The point to which all this leads is that gun laws have only a marginal effect on crime rates. Advocates of tough gun laws don't generally claim major crime rate reduction as one of the benefits. It's the gun lobby who make the absurd argument that the reverse is the case! Commonsense and research tell us that crime is impacted by a large range of social, cultural and demographic factors. What you CAN say without question about tough gun laws is that they correlate with lower homicide rates and, to a lesser extent, suicide rates. Of course, they also correlate strongly with the rate of gun-related accidental death and injury.
However, in an earlier post he states that the Australian evidence is
The rate of firearm-related death, whether by accident, suicide or homicide, does not appear to have gone either up or down to any significant extent in the last few years
Ultimately he supports gun control because the US has a higher murder rate than Australia which he puts down to its laxer gun control laws.
Crime rates for most offences (e.g. property offences; rape; robbery etc) go up and down for a complex range of reasons having little or nothing to do with guns. However, international and Australian evidence suggests that homicide rates are strongly influenced by the presence or absence of guns. The vast majority of homicides are domestic (i.e. committed by a spouse or immediate family member), and almost all are crimes of violent passion. That is true in the US as in Australia. The presence of a gun in the household will too often convert a situation of unpleasant domestic violence or disharmony into a fatal event. That is the predominant reason why US homicide rates are 300% higher than Australia. Thus the real argument, as John Quiggin implicitly suggests, is whether you think a "right" of gun ownership is worth the huge cost in human lives lost through homicide, suicide and accident.
Yet murder rates also vary for a complex range of reasons. Certainly if I was explaining differences in murder rates, I would worry about expected penalties and many other relevant social factors. For non-economists the expected penalty is not the penalty you would receive if convicted (which is high in the US) but the penalty you would receive if convicted times the probability of being convicted – which is quite low in the US (and fell dramatically in the 1960s with the stricter procedural rules in criminal trials imposed on the States by the Supreme Court and expansion of the insanity defence which made it easier for criminals to evade or delay punishment – which reversed a long secular decline in the murder rate, doubling it in 13 years).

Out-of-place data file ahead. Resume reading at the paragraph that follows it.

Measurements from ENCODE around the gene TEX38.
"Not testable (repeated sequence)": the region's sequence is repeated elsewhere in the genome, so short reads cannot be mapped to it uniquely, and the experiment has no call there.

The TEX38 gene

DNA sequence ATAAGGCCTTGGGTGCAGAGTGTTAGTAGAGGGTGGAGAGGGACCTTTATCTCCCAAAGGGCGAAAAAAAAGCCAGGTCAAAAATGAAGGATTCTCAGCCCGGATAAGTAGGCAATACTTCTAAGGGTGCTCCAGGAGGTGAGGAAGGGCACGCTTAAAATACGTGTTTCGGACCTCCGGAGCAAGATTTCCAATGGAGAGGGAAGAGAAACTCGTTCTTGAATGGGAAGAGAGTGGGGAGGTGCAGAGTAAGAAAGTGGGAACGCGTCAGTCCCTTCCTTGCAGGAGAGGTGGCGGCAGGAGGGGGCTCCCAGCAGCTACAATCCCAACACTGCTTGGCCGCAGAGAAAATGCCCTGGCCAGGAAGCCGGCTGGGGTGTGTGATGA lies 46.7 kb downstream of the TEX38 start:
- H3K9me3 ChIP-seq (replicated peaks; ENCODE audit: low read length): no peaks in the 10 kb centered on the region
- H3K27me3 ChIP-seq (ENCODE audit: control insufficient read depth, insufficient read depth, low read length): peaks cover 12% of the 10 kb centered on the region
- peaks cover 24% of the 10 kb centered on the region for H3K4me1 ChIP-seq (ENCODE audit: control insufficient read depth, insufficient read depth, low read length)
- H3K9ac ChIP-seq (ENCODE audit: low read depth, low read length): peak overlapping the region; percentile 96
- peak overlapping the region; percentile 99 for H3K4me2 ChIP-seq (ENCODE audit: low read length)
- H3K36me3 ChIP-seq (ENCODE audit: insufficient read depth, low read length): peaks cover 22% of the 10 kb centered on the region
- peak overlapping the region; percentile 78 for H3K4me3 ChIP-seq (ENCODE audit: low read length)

At least I would conduct multiple regression analysis. That is what John Lott does. Further, there are countries with law gun laws, high gun ownership and low murder rates (Switzerland, New Zealand, Finland) and countries with strict gun control laws and high murder rates (Russia, Brazil). Murder rates are influenced by more than gun control laws and the evidence is not clear cut that “homicide rates are strongly influenced by the presence or absence of guns”.
We currently have stricter gun control laws and a lower murder rate than the US. It is not clear to me how we go from that fact to the policy conclusion that we need even stricter gun control laws in Australia. Jason seems to agree as he adopts the line that he supports more gun control in Australia but would not support it in the US. What is relevant is the costs and benefits of further gun controls in Australia.
What are the effects of extra gun controls. Law abiding citizens lose their guns. Criminals keep theirs. Some people with legal guns who may have used them to commit a crime no longer have them. Criminals with the right connections can get a gun fairly easily, but other criminals will find it more difficult.
When the last gun controls were introduced, my pro-gun friends predicted that gun deaths would fall and there would be a substitution into murder by knives and other weapons. The overall murder rate may go up or down relative to its long term trend. For example, I may be more likely to resist when someone is robbing me with a knife than if he had a gun. As a result a may be killed. They predicted other crimes – especially home invasions – would increase because criminals now know they have less chance of being confronted by a gun wielding home owner. That seems to be exactly what happened.
Also the British experience of the effect of strict gun control laws is relevant. It is certainly a country with a similar culture and criminal justice system. The same happened there.
makes no attempt to isolate gun homicide, which is after all what we're talking about.
No, it is not. The relevant issue is the effect on the total number of deaths. It is an empirical matter, and the evidence is not conclusive at all. The relative benefits of being knifed rather than shot are not clear to me.